Expectations and realities of dutch immigration to Palestine/Israel after the shoah

  • Chaya Brasz


Dutch Immigration 
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Arch. I.O.H.

Archives of the Irgun Olei Holland at the Institute for Research on Dutch Jewry


Central Zionist Archives, Jerusalem


Institute for Research on Dutch Jewry, Hebrew University


The Institute for War Documentation, Amsterdam


Yad Vashem


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  1. 1.
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    With militant Zionists they meant the chairman A. de Jong and treasurer J. van Amerongen, who indeed had been active Zionists before the war. Van Amerongen was chosen to be chairperson of the Zionistenbond when it was re-established. He did not see any future in the Netherlands. He was director of the Ministry of Finance and after retiring he was one of the first Israelis to travel to Tunis and speak with P.L.O. leader Yasser Arafat. De Jong became inspector of Tanach education in non-religious schools in Israel.Google Scholar
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    The history of the exchange has been described from different viewpoints and in different sources. Some writers concentrate on the activities in Geneva and completely ignore what was done in Palestine. Others do the opposite. As a result, most writers present an incomplete picture. Oppenheim was the first who made use of German sources as well, which led to new discoveries. C. Brasz, “Rescue Attempts by the Dutch Jewish Community in Palestine, 1940–1945,” in J. Michman, ed.,Dutch Jewish History 3 (Jerusalem, 1993), 339–52; M. Gilbert,From Bergen Belsen to Freedom: the story of the exchange of Jewish inmates of Bergen Belsen with German Templars from Palestine (Jerusalem: Y.V., 1986); B. Hummel, “De derde Duits-Palestijnse Uitwisseling of Hoe 281 Joden in Juli 1944 gered werden,” (M.A. thesis, Univ. of Groningen, partly based on Oppenheim's material, 1987) [in Dutch]; E. Kolb,Bergen Belsen (Hanover, 1962) [in German]; H. Mainz, “Erlebnisse 1940–1944” (Zichron Ya'akov, 1944) [in German]; A.N. Oppenheim, “The Chosen People” (London, 1986); G. van Tijn, “Bijdrage tot de Geschiedenis der Joden in Nederland van 10 mei 1940 tot juni 1944” (Nahariya, 1944) [in English and Dutch]; S. de Wolff,Geschiedenis der Joden in Nederland: Laatste Bedrijf (Amsterdam, 1964) [in Dutch]; R. Zariz, “The Rescue of Dutch Jews by Means of Certificates” [in Hebrew]: Moreshet (1977) 135–62; idem, untitled, in M. Gilbert,From Bergen Belsen to Freedom, 14–27.Google Scholar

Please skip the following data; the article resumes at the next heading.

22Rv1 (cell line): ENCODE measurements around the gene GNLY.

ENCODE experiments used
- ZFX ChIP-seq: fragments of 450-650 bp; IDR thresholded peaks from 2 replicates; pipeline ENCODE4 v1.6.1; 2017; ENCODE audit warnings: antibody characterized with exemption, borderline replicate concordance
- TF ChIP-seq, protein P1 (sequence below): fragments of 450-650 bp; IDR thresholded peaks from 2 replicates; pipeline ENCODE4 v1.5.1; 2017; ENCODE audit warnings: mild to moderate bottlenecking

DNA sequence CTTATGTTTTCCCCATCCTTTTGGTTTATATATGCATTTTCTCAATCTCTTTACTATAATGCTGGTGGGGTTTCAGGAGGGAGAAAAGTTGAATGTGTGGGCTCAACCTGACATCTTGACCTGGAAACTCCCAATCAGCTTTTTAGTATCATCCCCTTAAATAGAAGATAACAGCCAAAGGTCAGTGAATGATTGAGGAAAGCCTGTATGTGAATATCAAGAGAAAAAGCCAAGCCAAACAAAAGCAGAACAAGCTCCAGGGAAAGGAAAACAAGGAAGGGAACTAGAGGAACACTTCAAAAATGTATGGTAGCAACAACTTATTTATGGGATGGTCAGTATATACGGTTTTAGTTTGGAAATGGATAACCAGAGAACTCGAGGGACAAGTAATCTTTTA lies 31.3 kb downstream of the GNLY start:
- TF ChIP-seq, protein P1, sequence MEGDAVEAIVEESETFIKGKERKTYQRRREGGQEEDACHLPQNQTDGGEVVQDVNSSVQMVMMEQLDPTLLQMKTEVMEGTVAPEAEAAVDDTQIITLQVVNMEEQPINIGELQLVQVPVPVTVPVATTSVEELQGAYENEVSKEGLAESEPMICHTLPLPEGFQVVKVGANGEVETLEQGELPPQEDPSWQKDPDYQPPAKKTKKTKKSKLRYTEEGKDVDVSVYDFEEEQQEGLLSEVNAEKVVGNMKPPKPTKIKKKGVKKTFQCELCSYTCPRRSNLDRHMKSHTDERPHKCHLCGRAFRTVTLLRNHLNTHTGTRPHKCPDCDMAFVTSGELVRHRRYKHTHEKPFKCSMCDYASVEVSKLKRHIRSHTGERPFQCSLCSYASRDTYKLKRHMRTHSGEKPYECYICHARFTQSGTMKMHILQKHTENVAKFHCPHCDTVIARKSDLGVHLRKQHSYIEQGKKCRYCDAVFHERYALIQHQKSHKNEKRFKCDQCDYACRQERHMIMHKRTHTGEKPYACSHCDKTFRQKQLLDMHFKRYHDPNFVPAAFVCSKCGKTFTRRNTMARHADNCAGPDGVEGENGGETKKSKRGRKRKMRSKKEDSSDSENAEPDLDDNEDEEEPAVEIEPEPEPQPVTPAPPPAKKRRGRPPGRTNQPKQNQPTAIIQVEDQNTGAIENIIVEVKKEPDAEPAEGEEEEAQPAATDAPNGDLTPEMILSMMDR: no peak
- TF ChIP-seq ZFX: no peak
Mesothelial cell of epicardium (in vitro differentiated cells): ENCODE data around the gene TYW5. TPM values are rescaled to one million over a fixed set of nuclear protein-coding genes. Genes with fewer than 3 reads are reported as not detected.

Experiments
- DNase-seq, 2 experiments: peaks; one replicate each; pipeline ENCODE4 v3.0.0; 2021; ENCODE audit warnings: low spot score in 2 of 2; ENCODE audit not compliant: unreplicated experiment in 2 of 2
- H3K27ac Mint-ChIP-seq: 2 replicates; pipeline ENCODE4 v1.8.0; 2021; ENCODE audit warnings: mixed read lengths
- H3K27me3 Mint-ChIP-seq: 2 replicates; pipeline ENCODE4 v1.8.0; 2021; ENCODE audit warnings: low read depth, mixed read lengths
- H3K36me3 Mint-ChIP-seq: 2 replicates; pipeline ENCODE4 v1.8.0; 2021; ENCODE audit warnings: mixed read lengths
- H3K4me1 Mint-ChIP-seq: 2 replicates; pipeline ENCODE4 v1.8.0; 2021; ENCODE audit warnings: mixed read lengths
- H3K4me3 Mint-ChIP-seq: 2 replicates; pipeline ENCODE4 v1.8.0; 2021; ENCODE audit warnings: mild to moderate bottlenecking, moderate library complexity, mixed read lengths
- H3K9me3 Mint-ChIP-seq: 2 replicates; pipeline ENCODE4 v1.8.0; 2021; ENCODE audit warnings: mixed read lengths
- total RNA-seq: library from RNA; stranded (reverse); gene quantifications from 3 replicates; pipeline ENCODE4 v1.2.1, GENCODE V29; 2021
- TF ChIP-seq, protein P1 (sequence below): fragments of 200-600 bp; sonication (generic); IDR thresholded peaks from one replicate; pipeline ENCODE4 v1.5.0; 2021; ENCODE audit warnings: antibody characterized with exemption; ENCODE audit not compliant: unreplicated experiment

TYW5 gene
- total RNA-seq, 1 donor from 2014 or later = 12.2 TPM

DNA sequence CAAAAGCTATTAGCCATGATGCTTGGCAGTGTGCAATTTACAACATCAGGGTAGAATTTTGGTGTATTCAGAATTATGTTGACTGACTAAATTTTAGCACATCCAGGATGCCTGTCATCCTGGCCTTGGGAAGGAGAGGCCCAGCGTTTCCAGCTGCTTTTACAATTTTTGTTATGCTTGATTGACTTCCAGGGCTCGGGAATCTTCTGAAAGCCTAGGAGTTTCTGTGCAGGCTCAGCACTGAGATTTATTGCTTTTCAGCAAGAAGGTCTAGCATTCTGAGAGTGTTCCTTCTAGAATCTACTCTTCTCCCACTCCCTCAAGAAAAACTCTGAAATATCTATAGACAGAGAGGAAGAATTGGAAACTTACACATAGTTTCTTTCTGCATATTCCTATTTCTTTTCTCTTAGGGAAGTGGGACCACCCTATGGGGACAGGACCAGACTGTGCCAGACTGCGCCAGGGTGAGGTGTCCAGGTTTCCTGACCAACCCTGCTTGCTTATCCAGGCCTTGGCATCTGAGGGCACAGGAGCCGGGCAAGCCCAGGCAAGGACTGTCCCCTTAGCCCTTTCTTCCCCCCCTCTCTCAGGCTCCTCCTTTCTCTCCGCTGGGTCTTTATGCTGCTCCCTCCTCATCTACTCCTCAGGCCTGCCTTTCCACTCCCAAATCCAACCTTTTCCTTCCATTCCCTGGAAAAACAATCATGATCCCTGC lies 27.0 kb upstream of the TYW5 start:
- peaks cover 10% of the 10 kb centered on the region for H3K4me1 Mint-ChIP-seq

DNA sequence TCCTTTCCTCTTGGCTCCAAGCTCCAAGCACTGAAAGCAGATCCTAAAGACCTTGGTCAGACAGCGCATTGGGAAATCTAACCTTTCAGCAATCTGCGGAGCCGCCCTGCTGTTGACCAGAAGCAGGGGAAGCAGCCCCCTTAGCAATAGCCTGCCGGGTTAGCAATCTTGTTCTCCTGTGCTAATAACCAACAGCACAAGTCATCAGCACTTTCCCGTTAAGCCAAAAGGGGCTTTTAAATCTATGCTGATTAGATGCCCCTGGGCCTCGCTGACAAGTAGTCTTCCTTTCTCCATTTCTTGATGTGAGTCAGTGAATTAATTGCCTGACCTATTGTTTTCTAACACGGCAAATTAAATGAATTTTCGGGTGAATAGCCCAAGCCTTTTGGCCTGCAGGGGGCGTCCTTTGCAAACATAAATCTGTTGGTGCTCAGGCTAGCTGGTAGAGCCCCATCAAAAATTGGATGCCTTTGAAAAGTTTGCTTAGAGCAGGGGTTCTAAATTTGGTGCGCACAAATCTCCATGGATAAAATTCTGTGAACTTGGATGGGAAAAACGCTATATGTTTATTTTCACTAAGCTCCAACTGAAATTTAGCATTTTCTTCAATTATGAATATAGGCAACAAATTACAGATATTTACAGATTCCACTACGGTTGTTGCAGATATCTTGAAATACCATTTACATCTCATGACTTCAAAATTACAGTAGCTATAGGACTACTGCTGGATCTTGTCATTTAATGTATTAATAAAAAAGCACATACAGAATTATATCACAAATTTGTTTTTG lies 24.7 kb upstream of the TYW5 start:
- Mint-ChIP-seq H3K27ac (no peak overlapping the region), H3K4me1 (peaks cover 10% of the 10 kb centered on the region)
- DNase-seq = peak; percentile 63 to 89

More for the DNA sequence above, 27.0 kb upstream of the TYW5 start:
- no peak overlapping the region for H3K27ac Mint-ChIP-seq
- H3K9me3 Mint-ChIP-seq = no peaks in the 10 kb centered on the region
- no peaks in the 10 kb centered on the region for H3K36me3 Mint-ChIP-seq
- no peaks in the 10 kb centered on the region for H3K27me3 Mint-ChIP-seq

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    I.D.J., Arch. I.O.H. Mededeeling III, juni 1941. This speaks about the 1,000 to 1,200 Dutchmen in Palestine, which probably included non-Jews who lived in Palestine for reasons other than Zionism; C.Z.A. J24/29, document of 21/7/1940 speaks about 200 families.Google Scholar
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  44. 44.
    A cousin of Siegfried Hoofien, M. David, of Haifa, did the research. It was never published, but the results look reliable since they are in accordance with other material; many people in those days knew exactly their number among those who had come. A. de Leeuw declared, for example, that he was number 17. He came in 1924.Google Scholar
  45. 45.
    N. Efrati, “Eliezer Siegfried Hoofien, Director of.the A.P.C.: His Role within the Yishuv during World War I and its Aftermath,” in J. Michman, ed.,Dutch Jewish History 2, (Jerusalem: I.D.J., 1989), 219–35.Google Scholar